Game & TV schedule
Women's World Cup
Opening weekend is a hit; so what’s next?
By Jerry Langdon
Gannett News Service
(Monday, June 21, 1999) -- The United States wins the opener. Six of the eight first-round
games are close, three determined by one goal, three ties. Big crowds. One showcase match.
Tight competition for quarterfinal berths in three of the four groups.
That's the capsule summary of the first weekend of the 1999 FIFA Women's World Cup.
Attendance average for the four doubleheaders: 33,359. That includes the record 78,972 in
Giants Stadium for the U.S. game, as well as 23,289 in San Jose, Calif., for Japan-Canada and
China-Sweden, 17,102 in Pasadena, Calif., for Germany-Italy and Nigeria-North Korea, and 14,873
in Foxborough, Mass., for Australia-Ghana and Norway-Russia.
Expect a full-house 65,000 for the United States in its second game, Thursday in Chicago
Jerry Langdon’s first-round prediction record: 7-1 (.875)
The United States should have no problems winning all three games. Nigeria has an explosive
attack, but the Americans figure to exploit huge gaps in its defense. But will the United
States be able to contain colorful striker Mercy Akide? The Denmark-Nigeria game Sunday
probably will determine the second-place finisher. North Korea is a spunky side, and had
Nigeria on the ropes with a series of near-miss corner kicks in the closing minutes of their
2-1 loss. Why was its captain, defender Kim Sun Hui, on the bench the entire game? Denmark is
disciplined, but without much offensive imagination.
Mexico, an outclassed 7-1 loser to Brazil, figures to be the goal-differential victim against
Germany and Italy, too. It does not have the physical strength or ability to be competitive in
this toughest of four groups. Brazil is favored, but should get tested against the two European
powers. First place in the group means avoiding the United States in the quarterfinals. But at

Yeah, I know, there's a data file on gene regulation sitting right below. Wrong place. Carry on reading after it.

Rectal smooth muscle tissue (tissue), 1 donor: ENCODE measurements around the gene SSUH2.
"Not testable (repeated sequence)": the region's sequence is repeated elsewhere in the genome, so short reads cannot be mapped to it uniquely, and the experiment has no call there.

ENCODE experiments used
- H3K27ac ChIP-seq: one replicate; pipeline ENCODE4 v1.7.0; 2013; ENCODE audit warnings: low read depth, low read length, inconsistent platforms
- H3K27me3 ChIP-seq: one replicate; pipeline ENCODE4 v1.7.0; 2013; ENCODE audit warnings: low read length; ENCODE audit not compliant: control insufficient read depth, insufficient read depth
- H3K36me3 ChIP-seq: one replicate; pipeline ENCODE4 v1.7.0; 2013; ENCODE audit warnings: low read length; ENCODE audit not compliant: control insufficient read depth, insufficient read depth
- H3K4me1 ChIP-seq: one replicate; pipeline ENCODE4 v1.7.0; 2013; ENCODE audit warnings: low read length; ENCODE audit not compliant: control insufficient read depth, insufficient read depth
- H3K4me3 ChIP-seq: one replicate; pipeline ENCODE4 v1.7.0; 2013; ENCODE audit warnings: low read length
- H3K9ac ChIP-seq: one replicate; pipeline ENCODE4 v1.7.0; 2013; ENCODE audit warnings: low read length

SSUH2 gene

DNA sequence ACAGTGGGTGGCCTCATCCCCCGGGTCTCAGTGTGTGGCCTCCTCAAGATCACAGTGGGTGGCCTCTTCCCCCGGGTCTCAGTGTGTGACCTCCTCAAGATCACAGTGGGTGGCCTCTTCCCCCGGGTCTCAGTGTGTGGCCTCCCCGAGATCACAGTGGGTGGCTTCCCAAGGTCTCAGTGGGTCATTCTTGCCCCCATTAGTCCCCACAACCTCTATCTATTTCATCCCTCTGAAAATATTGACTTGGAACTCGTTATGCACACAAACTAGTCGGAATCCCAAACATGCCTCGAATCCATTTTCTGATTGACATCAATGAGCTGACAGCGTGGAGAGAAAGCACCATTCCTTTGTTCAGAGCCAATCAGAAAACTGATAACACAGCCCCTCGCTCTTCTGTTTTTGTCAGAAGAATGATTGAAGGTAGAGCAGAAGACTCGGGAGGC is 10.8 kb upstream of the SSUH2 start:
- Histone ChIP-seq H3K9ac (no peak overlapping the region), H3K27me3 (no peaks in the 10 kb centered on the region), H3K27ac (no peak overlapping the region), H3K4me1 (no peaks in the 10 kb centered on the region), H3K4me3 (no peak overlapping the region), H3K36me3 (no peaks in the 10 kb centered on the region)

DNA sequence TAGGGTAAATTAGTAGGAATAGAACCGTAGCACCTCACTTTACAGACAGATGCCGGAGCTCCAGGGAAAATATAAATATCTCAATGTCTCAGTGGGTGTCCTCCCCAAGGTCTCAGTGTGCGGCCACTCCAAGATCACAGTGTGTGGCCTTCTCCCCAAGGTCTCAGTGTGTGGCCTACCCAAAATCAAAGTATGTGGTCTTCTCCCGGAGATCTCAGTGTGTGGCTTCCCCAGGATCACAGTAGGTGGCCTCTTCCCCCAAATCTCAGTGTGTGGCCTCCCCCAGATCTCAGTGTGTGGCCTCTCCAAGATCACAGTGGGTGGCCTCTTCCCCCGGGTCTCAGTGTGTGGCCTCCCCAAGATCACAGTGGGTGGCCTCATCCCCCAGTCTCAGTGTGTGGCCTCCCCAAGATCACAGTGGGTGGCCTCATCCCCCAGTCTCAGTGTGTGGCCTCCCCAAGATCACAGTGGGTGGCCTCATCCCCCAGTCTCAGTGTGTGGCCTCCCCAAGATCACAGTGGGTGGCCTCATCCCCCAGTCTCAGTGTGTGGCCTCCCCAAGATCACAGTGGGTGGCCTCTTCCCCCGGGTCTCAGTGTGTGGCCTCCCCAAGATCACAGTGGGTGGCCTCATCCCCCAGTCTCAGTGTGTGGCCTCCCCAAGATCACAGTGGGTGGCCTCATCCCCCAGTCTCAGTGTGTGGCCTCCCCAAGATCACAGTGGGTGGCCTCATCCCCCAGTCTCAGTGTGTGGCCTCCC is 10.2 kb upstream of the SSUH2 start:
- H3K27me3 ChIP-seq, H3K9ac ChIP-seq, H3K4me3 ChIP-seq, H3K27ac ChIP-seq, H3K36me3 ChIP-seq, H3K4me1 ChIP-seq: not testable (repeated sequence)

this point Germany and Italy just want to survive in the group. Neither showed much attacking
mentality in their methodical 1-1 draw, particularly Italy.
Wide open is the second qualifying slot. Give the No. 1 finish to Norway, which is in by far
the easiest four-team bracket. Linda Medalen is dominant in the central defense, though
questions exist on the flanks. Japan was impressive with its speed and passing, dominating
slow Canada though winding up in a 1-1 tie. Canada is uncertain due to the left hamstring
problem of goal-scorer Silvana Burtini. It also needs for attacking midfielder Charmaine Hooper
to be more forceful. Perhaps bothered by an early yellow card, she was a non-factor against
Japan. Russia was too slow and ponderous against Norway, but may have better luck against its
remaining two foes.
China and Sweden appear headed for a 1-2 finish, which would put Sweden against Norway in the
quarterfinals. The two teams were in the weekend's best game, a well-deserved 2-1 victory by
China, with the victors not happy with their play. "Our technique was not as good as it usually
is," star midfielder Liu Ailing said. China wore down Sweden with its speed on the wings.
Sweden showed a dangerous counterattack. Ghana will be without midfielder Barikisu Tettey-Quao,
ejected in the 26th minute for a tackle from behind against Australia. The play of its
21-year-old goalie, Memunatu Sulemana was extraordinary.
Jerry Langdon is sports editor of Gannett News Service and can be e-mailed at
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